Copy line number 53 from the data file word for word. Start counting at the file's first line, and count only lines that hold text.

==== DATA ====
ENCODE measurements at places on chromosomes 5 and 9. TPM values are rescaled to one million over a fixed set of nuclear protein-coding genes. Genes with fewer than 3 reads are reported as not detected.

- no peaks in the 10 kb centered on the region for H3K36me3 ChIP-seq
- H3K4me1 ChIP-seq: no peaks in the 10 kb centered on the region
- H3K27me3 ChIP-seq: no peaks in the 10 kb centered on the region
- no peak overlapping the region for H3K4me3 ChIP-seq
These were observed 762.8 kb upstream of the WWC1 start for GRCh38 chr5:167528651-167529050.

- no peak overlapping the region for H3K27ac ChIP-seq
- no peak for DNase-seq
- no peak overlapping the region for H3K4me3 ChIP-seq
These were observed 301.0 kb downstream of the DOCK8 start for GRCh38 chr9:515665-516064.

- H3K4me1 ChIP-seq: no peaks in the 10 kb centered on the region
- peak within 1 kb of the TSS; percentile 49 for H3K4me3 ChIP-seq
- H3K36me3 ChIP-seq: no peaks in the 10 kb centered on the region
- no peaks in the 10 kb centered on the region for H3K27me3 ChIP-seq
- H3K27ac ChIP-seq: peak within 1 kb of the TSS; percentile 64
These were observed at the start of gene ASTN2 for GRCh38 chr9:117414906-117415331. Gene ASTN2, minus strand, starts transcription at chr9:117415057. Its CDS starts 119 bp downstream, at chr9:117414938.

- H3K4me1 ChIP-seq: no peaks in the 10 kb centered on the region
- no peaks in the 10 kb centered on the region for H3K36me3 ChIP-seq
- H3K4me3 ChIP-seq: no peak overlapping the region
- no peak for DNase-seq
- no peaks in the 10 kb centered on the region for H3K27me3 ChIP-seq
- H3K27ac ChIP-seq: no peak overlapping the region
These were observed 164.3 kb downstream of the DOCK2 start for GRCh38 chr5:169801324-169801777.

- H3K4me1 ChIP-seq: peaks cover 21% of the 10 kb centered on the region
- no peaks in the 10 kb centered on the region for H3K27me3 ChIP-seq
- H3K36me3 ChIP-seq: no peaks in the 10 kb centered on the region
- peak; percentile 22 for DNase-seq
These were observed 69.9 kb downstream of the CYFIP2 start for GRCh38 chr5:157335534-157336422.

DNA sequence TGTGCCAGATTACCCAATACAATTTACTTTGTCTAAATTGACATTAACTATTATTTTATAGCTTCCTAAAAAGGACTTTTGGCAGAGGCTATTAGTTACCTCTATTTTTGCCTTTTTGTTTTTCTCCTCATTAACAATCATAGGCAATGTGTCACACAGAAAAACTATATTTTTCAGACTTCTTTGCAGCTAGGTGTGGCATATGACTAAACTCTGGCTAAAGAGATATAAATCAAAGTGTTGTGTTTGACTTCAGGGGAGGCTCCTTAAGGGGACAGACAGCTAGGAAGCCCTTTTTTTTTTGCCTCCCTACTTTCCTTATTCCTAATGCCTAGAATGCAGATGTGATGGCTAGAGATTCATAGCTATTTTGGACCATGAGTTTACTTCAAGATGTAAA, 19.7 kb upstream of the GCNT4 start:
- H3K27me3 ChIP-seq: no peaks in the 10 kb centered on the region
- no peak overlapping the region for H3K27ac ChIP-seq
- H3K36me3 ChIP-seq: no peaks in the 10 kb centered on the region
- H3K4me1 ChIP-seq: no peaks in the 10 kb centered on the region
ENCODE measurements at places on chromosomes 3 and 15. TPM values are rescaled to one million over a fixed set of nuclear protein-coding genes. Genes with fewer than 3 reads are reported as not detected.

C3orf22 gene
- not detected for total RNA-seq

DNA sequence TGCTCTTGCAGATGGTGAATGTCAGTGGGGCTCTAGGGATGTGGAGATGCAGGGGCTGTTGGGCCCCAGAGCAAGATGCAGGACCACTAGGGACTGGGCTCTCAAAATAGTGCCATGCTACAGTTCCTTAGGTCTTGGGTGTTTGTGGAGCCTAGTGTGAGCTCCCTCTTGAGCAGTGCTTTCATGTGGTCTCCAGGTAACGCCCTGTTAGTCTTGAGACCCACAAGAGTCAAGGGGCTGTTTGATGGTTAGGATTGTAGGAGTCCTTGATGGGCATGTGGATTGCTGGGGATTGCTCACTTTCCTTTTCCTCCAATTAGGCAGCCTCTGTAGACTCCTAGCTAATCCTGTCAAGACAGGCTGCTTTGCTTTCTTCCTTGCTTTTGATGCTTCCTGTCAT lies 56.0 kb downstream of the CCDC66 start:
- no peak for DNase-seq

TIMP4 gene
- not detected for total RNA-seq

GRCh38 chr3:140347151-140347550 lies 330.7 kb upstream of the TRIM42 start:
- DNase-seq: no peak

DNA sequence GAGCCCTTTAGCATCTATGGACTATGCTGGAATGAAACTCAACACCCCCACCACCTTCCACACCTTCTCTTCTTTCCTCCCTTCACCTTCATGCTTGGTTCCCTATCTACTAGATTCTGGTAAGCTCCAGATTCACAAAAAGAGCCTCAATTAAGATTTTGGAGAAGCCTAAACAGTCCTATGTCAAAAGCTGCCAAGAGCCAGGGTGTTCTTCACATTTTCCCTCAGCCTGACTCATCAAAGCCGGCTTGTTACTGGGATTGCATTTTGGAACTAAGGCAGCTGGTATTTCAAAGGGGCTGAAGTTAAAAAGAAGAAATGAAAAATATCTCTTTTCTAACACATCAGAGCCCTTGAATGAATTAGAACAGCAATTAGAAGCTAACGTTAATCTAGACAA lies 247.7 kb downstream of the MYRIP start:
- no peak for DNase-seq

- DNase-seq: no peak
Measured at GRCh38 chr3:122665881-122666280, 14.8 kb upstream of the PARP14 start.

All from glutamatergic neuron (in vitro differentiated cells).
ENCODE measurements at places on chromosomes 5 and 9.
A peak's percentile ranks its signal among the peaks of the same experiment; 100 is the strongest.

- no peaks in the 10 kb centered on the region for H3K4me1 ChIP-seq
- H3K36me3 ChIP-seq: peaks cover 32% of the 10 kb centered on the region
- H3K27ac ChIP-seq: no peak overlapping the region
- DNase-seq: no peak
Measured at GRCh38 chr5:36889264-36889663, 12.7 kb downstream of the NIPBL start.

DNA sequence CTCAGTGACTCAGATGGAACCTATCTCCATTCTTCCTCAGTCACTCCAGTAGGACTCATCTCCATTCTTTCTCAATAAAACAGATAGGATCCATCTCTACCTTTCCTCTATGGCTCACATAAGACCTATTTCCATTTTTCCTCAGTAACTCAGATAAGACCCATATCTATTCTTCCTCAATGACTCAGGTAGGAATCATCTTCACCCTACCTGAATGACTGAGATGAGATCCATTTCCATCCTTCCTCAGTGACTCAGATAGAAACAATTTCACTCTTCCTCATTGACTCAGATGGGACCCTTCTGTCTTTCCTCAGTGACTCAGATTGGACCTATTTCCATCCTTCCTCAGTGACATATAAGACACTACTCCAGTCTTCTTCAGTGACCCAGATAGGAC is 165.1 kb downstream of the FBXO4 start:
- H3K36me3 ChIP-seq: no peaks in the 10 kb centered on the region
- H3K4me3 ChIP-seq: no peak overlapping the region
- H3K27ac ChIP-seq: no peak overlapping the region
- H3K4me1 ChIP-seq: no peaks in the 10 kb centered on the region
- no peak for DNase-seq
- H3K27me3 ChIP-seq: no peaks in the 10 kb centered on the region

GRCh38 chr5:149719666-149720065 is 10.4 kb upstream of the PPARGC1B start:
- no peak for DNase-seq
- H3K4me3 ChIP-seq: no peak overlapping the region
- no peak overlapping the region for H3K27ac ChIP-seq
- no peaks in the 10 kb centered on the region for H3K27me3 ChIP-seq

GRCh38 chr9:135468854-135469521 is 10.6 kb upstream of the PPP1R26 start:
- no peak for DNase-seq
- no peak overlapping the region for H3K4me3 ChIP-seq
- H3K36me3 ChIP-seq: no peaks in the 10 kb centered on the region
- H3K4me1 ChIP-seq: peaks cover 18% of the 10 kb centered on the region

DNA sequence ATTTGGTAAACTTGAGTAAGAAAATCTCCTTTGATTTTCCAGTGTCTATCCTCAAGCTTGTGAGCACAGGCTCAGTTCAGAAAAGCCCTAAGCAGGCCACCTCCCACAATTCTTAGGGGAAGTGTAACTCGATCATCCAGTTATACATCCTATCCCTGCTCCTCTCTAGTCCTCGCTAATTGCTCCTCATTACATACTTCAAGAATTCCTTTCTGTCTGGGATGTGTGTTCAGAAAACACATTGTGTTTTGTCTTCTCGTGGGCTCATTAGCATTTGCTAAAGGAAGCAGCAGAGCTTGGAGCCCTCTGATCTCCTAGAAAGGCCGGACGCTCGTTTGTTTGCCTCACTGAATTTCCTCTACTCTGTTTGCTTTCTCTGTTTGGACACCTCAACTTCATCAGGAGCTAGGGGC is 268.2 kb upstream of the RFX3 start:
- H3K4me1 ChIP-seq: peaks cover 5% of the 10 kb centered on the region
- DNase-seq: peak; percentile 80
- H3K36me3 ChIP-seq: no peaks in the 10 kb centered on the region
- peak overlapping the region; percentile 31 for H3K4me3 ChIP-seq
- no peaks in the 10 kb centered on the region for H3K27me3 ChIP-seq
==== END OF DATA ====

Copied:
- DNase-seq: no peak